Miami’s Future Should Be Transit and Walking, But the Mayor’s Focused on Robot Cars
Miami-Dade County Mayor Carlos Gimenez is in charge of executing an ambitious transit expansion plan — but lately, in a spectacular example of missing the point, he’s been talking up autonomous cars as the ultimate transportation solution.
During a meeting earlier this month about a possible southward Metrorail expansion, part of the countywide SMART plan, “Gimenez reportedly floated the idea of using high-tech buses as a transition to a transportation revolution: the arrival of autonomous cars and their ability to revolutionize highway travel,” local officials told the Miami Herald.
The Herald interviewed Gimenez last week:
He went on to suggest autonomous vehicles might make costly transit systems obsolete. “New technology is coming,” he said. “And that new technology may have tremendous consequences. Automated cars, but also automated buses.”
This isn’t the first time Gimenez has fixated on self-driving cars.
In 2015, after seeing a segment about autonomous cars on local TV news, the mayor made an unsolicited call to the station to share his interest in the topic. “That technology is going to get here way before anybody thinks it’s going to get here,” he told WPLG. “It is one of those technologies that really changes everything.”
The next year, Gimenez announced a “pilot program in which several autonomous vehicles would be used to transport people around Miami” by late 2016, according to a press release from IBM touting a fleet of 12-passenger autonomous electric vehicles.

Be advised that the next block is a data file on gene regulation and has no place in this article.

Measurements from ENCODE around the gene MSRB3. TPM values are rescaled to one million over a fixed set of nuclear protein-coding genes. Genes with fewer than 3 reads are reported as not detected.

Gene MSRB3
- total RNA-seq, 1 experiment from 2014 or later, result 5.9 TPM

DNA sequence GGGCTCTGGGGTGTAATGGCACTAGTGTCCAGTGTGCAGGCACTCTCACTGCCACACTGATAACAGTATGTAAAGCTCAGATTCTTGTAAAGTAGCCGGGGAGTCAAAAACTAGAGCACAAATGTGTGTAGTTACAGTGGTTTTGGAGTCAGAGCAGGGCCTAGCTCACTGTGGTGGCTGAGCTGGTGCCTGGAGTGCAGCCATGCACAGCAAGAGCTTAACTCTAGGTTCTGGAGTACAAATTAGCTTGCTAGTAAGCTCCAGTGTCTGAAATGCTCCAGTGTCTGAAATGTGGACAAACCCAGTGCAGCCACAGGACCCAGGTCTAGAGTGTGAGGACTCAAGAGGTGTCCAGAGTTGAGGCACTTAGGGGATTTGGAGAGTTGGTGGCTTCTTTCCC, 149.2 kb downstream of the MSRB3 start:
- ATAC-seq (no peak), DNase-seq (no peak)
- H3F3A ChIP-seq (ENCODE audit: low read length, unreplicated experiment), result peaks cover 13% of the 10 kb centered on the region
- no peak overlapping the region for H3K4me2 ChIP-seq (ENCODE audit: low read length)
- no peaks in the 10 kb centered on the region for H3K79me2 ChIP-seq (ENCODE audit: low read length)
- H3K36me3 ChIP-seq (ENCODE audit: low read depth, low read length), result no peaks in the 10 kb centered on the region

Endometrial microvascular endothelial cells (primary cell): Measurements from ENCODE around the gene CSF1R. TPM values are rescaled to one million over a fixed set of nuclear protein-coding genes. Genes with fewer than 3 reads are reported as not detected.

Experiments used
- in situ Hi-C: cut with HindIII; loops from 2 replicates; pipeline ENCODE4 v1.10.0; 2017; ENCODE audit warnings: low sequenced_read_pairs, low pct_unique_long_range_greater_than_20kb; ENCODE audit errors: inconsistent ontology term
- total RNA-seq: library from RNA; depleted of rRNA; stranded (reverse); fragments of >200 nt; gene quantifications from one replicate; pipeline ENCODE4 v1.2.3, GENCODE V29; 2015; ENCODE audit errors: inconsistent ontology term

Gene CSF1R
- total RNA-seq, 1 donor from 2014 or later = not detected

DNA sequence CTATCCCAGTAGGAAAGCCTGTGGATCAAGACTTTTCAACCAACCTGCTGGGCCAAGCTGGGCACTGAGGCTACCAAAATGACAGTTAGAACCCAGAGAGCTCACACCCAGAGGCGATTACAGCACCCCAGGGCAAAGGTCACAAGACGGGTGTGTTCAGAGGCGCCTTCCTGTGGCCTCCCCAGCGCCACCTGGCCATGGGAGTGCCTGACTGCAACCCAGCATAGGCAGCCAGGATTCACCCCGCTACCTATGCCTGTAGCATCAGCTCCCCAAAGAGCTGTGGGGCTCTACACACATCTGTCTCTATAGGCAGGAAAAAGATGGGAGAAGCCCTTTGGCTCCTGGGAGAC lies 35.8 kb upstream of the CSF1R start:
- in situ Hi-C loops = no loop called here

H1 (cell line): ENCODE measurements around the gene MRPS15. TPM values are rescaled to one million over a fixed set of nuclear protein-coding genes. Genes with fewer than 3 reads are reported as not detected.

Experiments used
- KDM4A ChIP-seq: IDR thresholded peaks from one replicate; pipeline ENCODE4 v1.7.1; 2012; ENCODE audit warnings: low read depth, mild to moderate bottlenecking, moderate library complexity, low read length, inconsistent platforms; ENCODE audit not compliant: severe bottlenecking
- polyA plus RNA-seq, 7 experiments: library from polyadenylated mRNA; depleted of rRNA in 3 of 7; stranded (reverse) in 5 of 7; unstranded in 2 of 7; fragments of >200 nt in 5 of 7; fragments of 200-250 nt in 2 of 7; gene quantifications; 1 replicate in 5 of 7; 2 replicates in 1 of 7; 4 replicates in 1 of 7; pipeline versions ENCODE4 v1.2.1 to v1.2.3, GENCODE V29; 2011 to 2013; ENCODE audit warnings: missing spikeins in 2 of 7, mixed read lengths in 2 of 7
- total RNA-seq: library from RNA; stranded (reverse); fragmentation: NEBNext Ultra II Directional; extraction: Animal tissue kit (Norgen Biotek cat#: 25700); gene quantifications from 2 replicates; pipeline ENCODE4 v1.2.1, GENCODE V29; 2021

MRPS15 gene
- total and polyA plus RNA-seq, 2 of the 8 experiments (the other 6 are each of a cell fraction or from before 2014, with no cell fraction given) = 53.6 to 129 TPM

“We must do more to improve transit and mobility in our community and the deployment of autonomous vehicles is a big step in the right direction,” Gimenez said in the press release.
But those self-driving vehicles have yet to materialize on Miami-Dade’s streets because of “delays in the technology and the manufacturing of the vehicles,” according to mayoral spokesperson Michael Hernandez.
Could it be that self-driving cars aren’t coming that soon?
“Although Mayor Gimenez is enthusiastic about the autonomous vehicle technology, he understands that the tech isn’t smart enough to be put into real-world use at this time,” Hernandez said. “When the autonomous technology is better refined, it is an option Miami-Dade will certainly be in favor of testing.”
The mayor’s focus on whiz-bang technology misses the point, says Marta Viciedo, co-founder of the Urban Impact Lab, a Miami-based civic engagement consultancy. Instead of looking ahead to an uncertain technology that won’t solve the spatial efficiency problem of cars in cities, Giminez should embrace the proven policies under his nose.
The SMART plan identifies the right corridors to beef up transit, Viciedo said, but new transit won’t succeed unless it’s accompanied by dense, walkable, and affordable neighborhoods — something that’s all too rare in sprawling Miami-Dade.
“We have not done a good job historically of tying transit to land use,” Viciedo said. “We build transit, and take it to areas without the density to support transit, and then people don’t want to ride it. We’re setting it up for failure.”
While county transportation officials she’s spoken with understand the need for Miami-Dade to connect the dots between land use and transportation, Viciedo said, the mayor’s focus on autonomous cars indicate that he might not get it.
“I am not convinced that there’s a fundamental full understanding,” she said.
Andrew Frey, a developer who serves on the board of the South Florida Regional Transportation Authority, said he’s glad the mayor is thinking ahead about driverless cars, but that there’s an immediate need to invest in transit and walkable neighborhoods. “The mayor’s right to… keep us thinking about the role that cars will play, whether they’re driven by a person or a robot, but at the same time, we’ve made commitments, we’ve set aside funds, we’ve committed to a plan, and now we need to execute on it,” he said. “I don’t think it makes any sense to commit to investment in transit unless you’re willing to go with a transit-oriented pattern of development, and that includes high density and eliminating parking requirements.”
“It’s not just about transit. It’s about how you build a city. It’s about how you build a whole system,” Viciedo said.